Savings, budgets and planning key to the financial success of new Canadians

TORONTO – For many immigrants setting up a new life in Canada, the biggest challenge isn’t coming face-to-face with a mountain of snow or dealing with unfamiliar customs, but the sticker shock that comes with such a move.

Elke Van Hout figured she’d thought of everything when immigrating to Canada from her native Belgium with her husband and teenage son in 2010.

She’d done her research, accumulated savings, rented an apartment and even opened a Canadian bank account ahead of the move in August, 2010.

But there were two challenges she didn’t foresee: How difficult it would be to establish a credit history and how high the cost of university would be for her son.

Van Hout said she was fortunate to have had enough savings to convince her new bank to give her get a credit card with an initial limit of $1,000 and slowly help her to build credit. But the family was forced to use their savings to buy their home in cash, along with the used car they needed to get around.

“You have many different kinds of immigrants; some people come here because they have nothing to lose,” she said.

“We were in a different situation. That made it easier for us.”

But the process was expensive and required much more than the $17,000 in savings the government recommends newcomers to Canada bring with them if they are a family of three.

“If people from Belgium or the Netherlands contact me and say: ‘We want to move to Canada, and luckily, we have the $17,000,’ I say: ‘If that is everything you have, please stay where you are,” said Van Hout.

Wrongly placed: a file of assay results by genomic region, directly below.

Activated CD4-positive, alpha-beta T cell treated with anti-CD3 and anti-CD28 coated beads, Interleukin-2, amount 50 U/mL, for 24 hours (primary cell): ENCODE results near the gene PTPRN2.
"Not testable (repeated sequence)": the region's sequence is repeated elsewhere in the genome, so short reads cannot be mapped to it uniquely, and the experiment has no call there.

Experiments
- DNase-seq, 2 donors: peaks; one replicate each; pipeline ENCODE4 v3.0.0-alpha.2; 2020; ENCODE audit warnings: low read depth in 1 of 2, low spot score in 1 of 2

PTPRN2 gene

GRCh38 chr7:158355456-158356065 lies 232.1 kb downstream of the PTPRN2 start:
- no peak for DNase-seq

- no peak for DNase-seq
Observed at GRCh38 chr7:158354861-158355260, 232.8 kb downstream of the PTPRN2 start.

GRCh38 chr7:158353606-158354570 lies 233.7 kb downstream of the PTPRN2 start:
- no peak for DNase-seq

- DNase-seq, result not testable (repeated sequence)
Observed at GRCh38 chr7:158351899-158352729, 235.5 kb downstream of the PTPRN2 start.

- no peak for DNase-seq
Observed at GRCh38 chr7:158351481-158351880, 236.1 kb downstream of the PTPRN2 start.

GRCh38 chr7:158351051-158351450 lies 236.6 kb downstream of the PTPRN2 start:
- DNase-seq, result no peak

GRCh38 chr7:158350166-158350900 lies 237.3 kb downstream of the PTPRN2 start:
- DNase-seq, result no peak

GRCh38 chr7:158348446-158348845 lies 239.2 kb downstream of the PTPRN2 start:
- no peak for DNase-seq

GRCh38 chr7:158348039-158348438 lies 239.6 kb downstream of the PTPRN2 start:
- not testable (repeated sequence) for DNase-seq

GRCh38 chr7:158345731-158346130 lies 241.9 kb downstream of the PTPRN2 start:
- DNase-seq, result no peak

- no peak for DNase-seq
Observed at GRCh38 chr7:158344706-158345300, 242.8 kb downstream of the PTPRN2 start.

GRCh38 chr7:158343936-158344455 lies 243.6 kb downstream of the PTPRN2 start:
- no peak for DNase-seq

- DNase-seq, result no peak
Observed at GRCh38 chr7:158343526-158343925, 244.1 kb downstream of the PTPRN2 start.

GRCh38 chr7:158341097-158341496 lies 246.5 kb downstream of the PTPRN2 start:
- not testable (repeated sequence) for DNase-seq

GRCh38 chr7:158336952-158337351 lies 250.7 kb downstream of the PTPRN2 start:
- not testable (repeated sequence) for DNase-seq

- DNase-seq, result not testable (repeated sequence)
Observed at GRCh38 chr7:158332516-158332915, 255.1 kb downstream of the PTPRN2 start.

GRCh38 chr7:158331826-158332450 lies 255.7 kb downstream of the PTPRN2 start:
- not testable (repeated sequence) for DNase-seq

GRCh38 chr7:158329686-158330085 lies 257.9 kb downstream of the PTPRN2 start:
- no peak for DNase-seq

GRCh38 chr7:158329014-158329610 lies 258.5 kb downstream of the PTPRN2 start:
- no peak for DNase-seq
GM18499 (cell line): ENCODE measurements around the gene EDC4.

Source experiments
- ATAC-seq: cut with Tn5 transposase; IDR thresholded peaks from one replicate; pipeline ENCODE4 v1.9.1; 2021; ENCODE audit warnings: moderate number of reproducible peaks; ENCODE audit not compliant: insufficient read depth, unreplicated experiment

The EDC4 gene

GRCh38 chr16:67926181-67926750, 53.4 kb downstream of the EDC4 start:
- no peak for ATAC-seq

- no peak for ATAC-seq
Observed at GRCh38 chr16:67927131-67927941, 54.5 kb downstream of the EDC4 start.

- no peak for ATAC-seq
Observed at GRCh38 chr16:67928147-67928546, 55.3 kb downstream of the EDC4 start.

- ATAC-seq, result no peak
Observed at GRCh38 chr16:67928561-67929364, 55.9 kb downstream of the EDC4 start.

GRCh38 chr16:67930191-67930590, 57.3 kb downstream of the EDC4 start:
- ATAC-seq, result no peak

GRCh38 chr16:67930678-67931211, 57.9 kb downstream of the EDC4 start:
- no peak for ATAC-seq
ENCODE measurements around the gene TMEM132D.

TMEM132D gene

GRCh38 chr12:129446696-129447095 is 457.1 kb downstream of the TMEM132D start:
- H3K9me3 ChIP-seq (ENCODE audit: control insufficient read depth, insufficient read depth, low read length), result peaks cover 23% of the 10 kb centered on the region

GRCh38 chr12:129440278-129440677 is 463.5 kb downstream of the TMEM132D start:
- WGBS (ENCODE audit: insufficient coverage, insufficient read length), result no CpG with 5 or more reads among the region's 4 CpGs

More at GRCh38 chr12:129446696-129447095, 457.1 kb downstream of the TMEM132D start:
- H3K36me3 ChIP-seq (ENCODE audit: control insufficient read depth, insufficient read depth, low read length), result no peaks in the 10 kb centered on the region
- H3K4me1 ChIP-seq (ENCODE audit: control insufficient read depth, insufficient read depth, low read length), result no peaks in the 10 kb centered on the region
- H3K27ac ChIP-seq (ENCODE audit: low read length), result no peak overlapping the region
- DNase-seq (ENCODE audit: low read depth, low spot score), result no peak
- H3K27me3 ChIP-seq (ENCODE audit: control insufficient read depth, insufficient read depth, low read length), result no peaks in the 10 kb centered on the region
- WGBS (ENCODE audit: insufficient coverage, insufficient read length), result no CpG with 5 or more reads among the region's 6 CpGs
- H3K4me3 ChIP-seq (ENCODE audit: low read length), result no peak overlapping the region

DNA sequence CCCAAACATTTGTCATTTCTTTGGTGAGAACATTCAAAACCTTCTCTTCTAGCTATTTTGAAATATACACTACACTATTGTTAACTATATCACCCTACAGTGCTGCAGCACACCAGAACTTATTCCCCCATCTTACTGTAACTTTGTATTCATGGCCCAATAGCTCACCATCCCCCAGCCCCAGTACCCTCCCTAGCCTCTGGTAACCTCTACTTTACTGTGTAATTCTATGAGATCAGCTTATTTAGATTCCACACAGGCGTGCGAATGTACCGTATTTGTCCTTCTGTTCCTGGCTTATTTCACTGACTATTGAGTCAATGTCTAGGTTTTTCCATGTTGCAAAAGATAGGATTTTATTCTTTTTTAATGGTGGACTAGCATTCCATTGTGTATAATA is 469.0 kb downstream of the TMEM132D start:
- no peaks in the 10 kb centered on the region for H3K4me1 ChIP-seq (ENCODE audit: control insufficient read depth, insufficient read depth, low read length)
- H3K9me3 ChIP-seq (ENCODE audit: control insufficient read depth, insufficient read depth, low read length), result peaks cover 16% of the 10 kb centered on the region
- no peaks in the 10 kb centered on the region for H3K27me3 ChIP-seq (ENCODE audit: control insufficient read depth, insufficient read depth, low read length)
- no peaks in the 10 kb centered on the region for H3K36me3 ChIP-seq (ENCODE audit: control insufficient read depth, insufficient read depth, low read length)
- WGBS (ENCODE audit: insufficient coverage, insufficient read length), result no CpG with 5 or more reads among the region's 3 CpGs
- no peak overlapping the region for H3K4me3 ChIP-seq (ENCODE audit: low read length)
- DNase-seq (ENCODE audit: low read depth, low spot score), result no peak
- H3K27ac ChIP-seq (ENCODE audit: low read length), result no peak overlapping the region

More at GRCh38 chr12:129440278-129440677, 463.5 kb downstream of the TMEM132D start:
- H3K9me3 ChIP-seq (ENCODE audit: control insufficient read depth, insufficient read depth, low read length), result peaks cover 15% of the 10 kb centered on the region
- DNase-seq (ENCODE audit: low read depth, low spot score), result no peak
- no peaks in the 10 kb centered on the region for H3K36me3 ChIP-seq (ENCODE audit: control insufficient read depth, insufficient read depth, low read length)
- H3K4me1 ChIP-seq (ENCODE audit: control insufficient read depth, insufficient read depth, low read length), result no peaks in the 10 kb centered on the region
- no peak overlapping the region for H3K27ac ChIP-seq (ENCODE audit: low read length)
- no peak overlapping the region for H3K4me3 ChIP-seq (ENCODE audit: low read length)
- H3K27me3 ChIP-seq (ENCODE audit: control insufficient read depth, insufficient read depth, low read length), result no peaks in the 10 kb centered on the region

“$17,000 doesn’t bring you anywhere here,” added Van Hout, who now works with one of the skills training and employment centres she used to get into the job market.

Alex Harchenko, a settlement information specialist who deals with newcomers at the Centre for Skills Development and Training in Milton, Ont., said one of the biggest challenges immigrants face is underestimating the amount of money that they’ll spend in the first year.

Many wait to sell their homes overseas, he said, but would be wiser to dispose of those properties and take advantage of newcomer initiatives to buy a home in Canada or have the extra cash.

“The most difficult part when people immigrate to Canada is to figure out how to navigate through a huge number of resources available to them,” said Harchenko, whose centre helps newcomers in Halton Region and Mississauga, Ont., near Toronto.

Government programs like the universal child benefit, as well as training and language programs or tax workshops offered through centres like his, can give a little extra financial aid or help secure a job.

Training programs can also help mitigate cultural difference, he said, noting that a basic lack of understanding about workplace culture in Canada sometimes hurts newcomers’ chances of finding or keeping a job.

Eric Liu, a financial planner with Edward Jones in Vancouver, said making (and sticking to) a budget is another important exercise for people to stay afloat during that crucial first year, since it could take that long to find a job.

Establishing a credit history is key, as is buying term insurance and critical illness insurance to cover a mortgage and protect the family in the event of an illness or accident.

Liu advises against paying for too much in cash in case those reserves are needed for emergencies and also suggests any extra money should be used to make investments that can make the money last longer.

And, as soon as possible, set some money aside for RRSPs, he adds.

Newcomers with children should also try to set up RESPs as soon as they begin making money.

“For a lot of immigrants who come from overseas, one of the main reasons is to give their kids a better education, a better future,” said Liu, who himself immigrated to Canada from Hong Kong 27 years ago.

“If you don’t save for their education how can you achieve that goal?”


Some resources for newcomers: